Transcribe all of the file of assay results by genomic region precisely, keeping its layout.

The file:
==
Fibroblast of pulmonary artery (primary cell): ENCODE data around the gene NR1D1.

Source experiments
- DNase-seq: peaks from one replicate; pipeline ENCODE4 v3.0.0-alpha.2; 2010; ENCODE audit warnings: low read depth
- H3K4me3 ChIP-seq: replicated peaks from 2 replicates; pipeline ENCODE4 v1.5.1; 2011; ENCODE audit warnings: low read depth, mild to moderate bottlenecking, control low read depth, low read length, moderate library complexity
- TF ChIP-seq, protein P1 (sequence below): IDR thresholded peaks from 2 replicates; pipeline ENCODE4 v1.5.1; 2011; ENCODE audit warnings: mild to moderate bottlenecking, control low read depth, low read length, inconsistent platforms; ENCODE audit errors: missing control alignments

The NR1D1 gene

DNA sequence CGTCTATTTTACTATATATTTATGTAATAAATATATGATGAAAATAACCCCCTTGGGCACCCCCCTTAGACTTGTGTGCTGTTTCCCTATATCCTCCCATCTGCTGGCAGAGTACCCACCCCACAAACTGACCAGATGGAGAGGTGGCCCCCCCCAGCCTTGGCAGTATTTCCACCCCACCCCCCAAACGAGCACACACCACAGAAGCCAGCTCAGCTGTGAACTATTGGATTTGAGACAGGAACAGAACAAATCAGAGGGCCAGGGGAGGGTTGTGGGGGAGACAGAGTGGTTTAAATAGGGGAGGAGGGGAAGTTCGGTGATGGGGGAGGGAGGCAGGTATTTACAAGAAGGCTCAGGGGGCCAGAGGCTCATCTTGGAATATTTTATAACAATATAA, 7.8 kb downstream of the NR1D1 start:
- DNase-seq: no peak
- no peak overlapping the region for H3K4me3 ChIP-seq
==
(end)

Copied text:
Fibroblast of pulmonary artery (primary cell): ENCODE data around the gene NR1D1.

Source experiments
- DNase-seq: peaks from one replicate; pipeline ENCODE4 v3.0.0-alpha.2; 2010; ENCODE audit warnings: low read depth
- H3K4me3 ChIP-seq: replicated peaks from 2 replicates; pipeline ENCODE4 v1.5.1; 2011; ENCODE audit warnings: low read depth, mild to moderate bottlenecking, control low read depth, low read length, moderate library complexity
- TF ChIP-seq, protein P1 (sequence below): IDR thresholded peaks from 2 replicates; pipeline ENCODE4 v1.5.1; 2011; ENCODE audit warnings: mild to moderate bottlenecking, control low read depth, low read length, inconsistent platforms; ENCODE audit errors: missing control alignments

The NR1D1 gene

DNA sequence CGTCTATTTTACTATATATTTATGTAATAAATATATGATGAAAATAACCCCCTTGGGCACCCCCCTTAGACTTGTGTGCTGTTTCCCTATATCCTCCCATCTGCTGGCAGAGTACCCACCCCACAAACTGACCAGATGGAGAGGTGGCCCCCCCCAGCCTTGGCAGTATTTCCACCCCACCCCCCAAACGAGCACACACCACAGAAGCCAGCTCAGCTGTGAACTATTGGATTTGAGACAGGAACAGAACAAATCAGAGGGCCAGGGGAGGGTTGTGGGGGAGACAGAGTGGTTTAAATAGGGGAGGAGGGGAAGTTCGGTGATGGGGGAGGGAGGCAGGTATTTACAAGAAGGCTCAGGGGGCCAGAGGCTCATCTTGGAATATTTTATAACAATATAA, 7.8 kb downstream of the NR1D1 start:
- DNase-seq: no peak
- no peak overlapping the region for H3K4me3 ChIP-seq